RN: If you could spend a day with any rugby player, who would it be and why?

VM: If I could pick anyone it would be Portia Woodman. Have you seen her play? She’s everything and more the type of player that I want to be. New Zealand is widely known for rugby and she just makes that statement even more true. I believe that she started playing rugby later in her life and it makes me admire her even more because she’s so talented and you can clearly see that immense love that she has for the sport. I almost cried with her when New Zealand lost against Australia in Rio. I just have the upmost respect for her.

RN: What do you want people to know about you or rugby in Idaho?

VM: I just want people to know that rugby DOES exist in Idaho. We might be overlooked a lot but we are growing. We have so many talented athletes here and I’m excited to see more athletes playing at the next level.

RN: Thank you Coach for your time; I look forward to following your career as you climb through the playing and coaching ranks.

Upcoming Profiles:

Mar 20: Atlanta Youth Rugby

Mar 27: Nampa Rugby Head Coach Chris Kovac

USA Rugby Structure Series: Frontier Competitive Region

by Jason Graves

In this post I contine my series providing an overview of the USA Rugby structure by taking a look at the Frontier Competitive Region (CR) which encompasses the Rocky Mountain and Mid-American Unions as well as part of the Iowa Local Area Union (LAU).  There are eight States in the Frontier CR, many of them US rugby hotbeds or emerging ones; Colorado, Utah, Wyoming, Missouri, South Dakota, Nebraska, Kansas, and the western portion of Iowa. 

Starting with the Rocky Mountain; oddly enough the Rocky Mountain Union has three teams in the Elite category (Denver Barbarians, Glendale Raptors, and Rugby Utah) competing in various top level competitions yet it does not have a DI level competition. The Union is made up of three men’s division ranging from DII-DIV. DII consists of some familiar and not so familiar names; the Glendale Raptors D2, Provo Steelers, Boulder Rugby, Denver Barbarians D2, Park City Haggis, and Denver Harlequins. DIII is made up of the Colorado Springs Grizzlies, Glendale D3, Denver Highlanders, Queen City Rams, Northern Colorado Flamingos, and Denver Harlequins D3. The DIV is unique in that it’s only made up of Rocky Mountain Union clubs; the Littleton Eagles, Boulder Rugby D4, Colorado Springs Grizzlies D4, Laramie Lumberjacks, Queen City Rams D4, Denver Harlequins D4, Colorado Rush, Marauders Rugby, and Colorado Stags.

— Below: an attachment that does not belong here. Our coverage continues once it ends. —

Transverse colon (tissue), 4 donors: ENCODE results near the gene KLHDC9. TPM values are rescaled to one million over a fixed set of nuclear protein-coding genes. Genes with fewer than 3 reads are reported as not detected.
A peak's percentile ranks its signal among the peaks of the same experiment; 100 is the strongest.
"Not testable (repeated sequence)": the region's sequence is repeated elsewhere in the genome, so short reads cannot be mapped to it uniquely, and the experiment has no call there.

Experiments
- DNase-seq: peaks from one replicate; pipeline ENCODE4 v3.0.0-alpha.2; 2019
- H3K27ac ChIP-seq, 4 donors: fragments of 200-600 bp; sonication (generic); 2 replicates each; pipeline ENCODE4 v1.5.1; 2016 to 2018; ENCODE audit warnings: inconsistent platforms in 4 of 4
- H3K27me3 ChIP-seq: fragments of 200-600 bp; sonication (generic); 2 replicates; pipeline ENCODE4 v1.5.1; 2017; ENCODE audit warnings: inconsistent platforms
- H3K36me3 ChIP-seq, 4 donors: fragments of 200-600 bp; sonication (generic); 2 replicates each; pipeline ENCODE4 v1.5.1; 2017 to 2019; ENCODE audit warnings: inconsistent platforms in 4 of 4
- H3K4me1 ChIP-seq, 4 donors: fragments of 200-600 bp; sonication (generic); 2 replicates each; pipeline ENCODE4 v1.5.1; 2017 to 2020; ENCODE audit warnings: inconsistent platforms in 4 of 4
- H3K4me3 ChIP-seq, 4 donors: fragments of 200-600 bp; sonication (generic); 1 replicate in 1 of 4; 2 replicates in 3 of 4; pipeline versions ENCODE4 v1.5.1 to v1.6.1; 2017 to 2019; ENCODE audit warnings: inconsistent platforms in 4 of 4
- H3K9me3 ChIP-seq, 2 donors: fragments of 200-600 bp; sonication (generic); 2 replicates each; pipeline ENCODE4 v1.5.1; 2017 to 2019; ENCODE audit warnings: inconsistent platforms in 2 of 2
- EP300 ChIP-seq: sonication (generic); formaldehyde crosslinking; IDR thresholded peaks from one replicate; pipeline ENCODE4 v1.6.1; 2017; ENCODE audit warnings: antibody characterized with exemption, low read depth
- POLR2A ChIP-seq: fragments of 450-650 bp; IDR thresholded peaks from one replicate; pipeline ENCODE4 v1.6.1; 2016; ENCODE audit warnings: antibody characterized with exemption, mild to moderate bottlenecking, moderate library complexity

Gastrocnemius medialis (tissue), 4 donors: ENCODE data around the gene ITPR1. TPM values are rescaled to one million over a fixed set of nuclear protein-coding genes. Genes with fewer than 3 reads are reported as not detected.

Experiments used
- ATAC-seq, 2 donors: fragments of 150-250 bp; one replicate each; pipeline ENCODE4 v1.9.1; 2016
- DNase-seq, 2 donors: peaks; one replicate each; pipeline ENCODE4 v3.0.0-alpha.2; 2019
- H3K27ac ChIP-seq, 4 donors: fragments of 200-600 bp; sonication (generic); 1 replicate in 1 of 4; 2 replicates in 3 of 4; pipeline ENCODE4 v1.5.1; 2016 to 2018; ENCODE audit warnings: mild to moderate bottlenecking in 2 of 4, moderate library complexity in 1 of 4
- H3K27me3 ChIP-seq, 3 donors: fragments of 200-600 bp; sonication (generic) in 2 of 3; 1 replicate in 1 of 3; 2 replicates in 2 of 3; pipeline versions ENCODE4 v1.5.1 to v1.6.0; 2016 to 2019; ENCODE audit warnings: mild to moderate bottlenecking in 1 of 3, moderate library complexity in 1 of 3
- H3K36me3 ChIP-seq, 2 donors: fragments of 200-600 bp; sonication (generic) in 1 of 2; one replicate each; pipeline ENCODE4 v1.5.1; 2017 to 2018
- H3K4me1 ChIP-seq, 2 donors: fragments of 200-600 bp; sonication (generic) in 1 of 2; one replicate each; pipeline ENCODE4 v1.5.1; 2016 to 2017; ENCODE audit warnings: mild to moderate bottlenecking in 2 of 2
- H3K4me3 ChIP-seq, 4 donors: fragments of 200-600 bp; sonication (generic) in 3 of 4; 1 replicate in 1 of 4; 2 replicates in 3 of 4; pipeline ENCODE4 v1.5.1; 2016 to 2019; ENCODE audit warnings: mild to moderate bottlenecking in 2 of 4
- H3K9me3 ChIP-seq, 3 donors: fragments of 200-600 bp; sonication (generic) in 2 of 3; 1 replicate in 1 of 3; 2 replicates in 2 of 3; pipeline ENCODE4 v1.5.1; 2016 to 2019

As for the Mid-America Union the clubs making up DII are the St. Louis Bombers, Kansas City Rugby, Omaha Goats, Kansas City Islanders, and Kansas City Blues D2. While the Mid-America Union does not have any DIV clubs they do have two DIII divisions. First the Mid-America: Heart of America; Wichita Barbarians, Northland Rugby, Arkansas Gryphons, Springfield Rugby, and Topeka Rugby. The other division is the Mid-America: Missouri with the St. Louis Royals, St. Louis Hornets, St. Louis Bombers D3, St. Louis Ramblers, Sunday Morning Rugby, Columbia Outlaws, Belleville Rowdies, and Kohlfield Scorpions. 

The Frontier CR is pioneering rugby in the US, three of the Elite Clubs forming the new Major League Rugby (MLR) are from the Frontier as is the premiere rugby stadium in the country aptly named RugbyTown USA. 

Up next: Red River Competitive Region

Previous: Pacific South CR

Rugby Nation USA Profile: Meridian HS, Idaho Pt. 1


Rugby in Idaho is growing, quickly. The sport has exploded and Meridian High School Head Coach David Heaton and Assistant Coach Vanessa Monrroy have their fingers on the growing pulse.

Their perspectives are vastly different…Coach Heaton having never played, transitioning his passion for the sport into coaching and Coach Monrroy recently graduating from Meridian as a player and carrying her passion for the sport forward…but their goal are the same. Rugby growth in Idaho and the US.

Both were kind enough to share their experiences and thoughts with Rugby Nation USA which I’ve split into two parts. In part 1 I talk to Head Coach David Heaton.

Rugby Nation USA (RN): Coach Heaton, tell us about your rugby background.

David Heaton (DH): I got introduced to rugby late in life, my best friend who is my next door neighbor, and about 20 yrs my senior played in college back east, he kept talking about it, and I was like what? Then he took me to a game with our hometown men’s club, and I was hooked, that was ten years ago, unfortunately I’m one of the odd coaches that never played, I beat the crap out of my body when I was younger. They didn’t have high school or youth rugby in Idaho when I was younger, otherwise I would have gotten started earlier. Four knee surgeries, and a wrist surgery later I’m pretty hobbled, but I kept studying the game, I couldn’t get enough, and still can’t.

RN: What is it about rugby that hooked you?

DH: It’s a game of brotherhood and I love that.

RN: What got you interested in coaching?

DH: I got my kids watching, and when my oldest son got a chance to play in high school, I went to the practices, and was asked if I wanted to help, that was three years ago. The head coach started a middle school youth team, and asked me to coach it. I had a blast passing along my knowledge and basic principles along to the kids, and it really started from there. The next year I moved up to assist another high school team, and was asked if I would like to start a team at my alma matter, Of course I jumped right on it. Brand new team, being able to start new traditions. I highly believe that’s what rugby is about. Family, brotherhood, and tradition.

RN: So what are some of the challenges you’ve faced?